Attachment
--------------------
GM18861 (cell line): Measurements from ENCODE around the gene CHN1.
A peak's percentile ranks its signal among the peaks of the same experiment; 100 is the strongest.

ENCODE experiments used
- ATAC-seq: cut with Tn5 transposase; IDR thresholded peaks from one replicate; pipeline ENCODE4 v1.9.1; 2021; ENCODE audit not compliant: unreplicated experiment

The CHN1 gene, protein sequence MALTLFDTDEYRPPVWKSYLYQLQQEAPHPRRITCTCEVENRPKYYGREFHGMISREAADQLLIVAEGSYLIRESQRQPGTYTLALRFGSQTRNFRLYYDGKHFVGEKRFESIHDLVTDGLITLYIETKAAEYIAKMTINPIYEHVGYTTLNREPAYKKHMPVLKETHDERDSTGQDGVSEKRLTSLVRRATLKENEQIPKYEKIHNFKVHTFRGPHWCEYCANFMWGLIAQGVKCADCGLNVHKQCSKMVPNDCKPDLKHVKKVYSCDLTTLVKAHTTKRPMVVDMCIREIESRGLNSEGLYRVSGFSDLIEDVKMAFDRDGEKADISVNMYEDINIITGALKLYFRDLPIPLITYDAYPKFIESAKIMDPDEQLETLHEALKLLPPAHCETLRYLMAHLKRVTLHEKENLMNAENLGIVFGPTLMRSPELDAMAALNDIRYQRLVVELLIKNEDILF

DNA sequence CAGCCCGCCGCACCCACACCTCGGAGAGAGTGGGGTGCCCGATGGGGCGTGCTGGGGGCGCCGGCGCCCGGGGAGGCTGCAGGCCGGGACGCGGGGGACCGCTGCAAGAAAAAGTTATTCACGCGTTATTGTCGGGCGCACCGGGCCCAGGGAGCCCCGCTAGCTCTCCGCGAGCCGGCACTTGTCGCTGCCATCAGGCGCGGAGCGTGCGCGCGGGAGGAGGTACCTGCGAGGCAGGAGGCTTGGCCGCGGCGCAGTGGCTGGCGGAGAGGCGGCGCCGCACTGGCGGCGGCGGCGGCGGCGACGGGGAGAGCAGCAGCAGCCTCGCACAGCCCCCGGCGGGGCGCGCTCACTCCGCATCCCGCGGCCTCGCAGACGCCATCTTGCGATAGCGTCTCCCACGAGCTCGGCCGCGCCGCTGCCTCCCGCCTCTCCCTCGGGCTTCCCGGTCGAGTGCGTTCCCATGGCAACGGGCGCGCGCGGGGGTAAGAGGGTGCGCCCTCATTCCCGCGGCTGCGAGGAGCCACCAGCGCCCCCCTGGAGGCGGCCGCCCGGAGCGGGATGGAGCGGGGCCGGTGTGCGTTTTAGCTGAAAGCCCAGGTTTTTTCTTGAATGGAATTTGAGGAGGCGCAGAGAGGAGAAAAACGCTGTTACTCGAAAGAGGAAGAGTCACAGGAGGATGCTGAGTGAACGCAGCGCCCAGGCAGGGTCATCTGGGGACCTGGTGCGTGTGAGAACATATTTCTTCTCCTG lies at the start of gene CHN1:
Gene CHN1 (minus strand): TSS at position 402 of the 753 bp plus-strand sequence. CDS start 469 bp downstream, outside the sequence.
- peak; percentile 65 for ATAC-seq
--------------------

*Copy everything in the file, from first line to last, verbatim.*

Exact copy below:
GM18861 (cell line): Measurements from ENCODE around the gene CHN1.
A peak's percentile ranks its signal among the peaks of the same experiment; 100 is the strongest.

ENCODE experiments used
- ATAC-seq: cut with Tn5 transposase; IDR thresholded peaks from one replicate; pipeline ENCODE4 v1.9.1; 2021; ENCODE audit not compliant: unreplicated experiment

The CHN1 gene, protein sequence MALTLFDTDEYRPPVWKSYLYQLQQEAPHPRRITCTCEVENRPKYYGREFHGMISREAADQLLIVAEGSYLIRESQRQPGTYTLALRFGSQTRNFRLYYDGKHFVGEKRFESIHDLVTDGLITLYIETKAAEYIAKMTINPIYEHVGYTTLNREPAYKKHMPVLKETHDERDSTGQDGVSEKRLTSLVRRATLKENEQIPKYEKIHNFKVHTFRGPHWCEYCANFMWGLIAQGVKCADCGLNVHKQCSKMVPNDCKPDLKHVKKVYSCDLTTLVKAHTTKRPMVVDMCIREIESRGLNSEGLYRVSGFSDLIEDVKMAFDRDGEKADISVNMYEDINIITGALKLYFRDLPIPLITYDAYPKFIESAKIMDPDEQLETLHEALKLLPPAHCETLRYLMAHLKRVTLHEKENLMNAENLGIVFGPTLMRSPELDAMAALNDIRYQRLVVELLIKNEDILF

DNA sequence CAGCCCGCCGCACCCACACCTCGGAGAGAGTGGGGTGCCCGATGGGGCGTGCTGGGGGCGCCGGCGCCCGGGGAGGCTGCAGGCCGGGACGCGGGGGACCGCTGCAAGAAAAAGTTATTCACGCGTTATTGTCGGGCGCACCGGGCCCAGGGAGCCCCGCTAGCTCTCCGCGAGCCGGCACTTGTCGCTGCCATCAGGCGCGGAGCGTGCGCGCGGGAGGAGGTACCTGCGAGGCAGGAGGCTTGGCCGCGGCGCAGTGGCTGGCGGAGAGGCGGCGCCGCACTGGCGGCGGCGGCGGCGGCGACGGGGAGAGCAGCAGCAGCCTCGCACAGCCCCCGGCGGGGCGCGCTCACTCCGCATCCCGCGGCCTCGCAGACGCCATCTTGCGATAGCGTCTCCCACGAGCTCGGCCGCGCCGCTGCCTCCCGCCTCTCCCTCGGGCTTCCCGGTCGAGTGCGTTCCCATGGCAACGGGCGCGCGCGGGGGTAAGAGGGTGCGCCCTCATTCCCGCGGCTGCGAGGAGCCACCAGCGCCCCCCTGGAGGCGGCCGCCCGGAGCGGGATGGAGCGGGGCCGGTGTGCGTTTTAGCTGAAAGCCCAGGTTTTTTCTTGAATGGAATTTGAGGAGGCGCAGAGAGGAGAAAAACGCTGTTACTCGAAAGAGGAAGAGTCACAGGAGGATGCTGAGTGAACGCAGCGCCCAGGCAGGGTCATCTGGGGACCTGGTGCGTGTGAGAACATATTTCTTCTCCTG lies at the start of gene CHN1:
Gene CHN1 (minus strand): TSS at position 402 of the 753 bp plus-strand sequence. CDS start 469 bp downstream, outside the sequence.
- peak; percentile 65 for ATAC-seq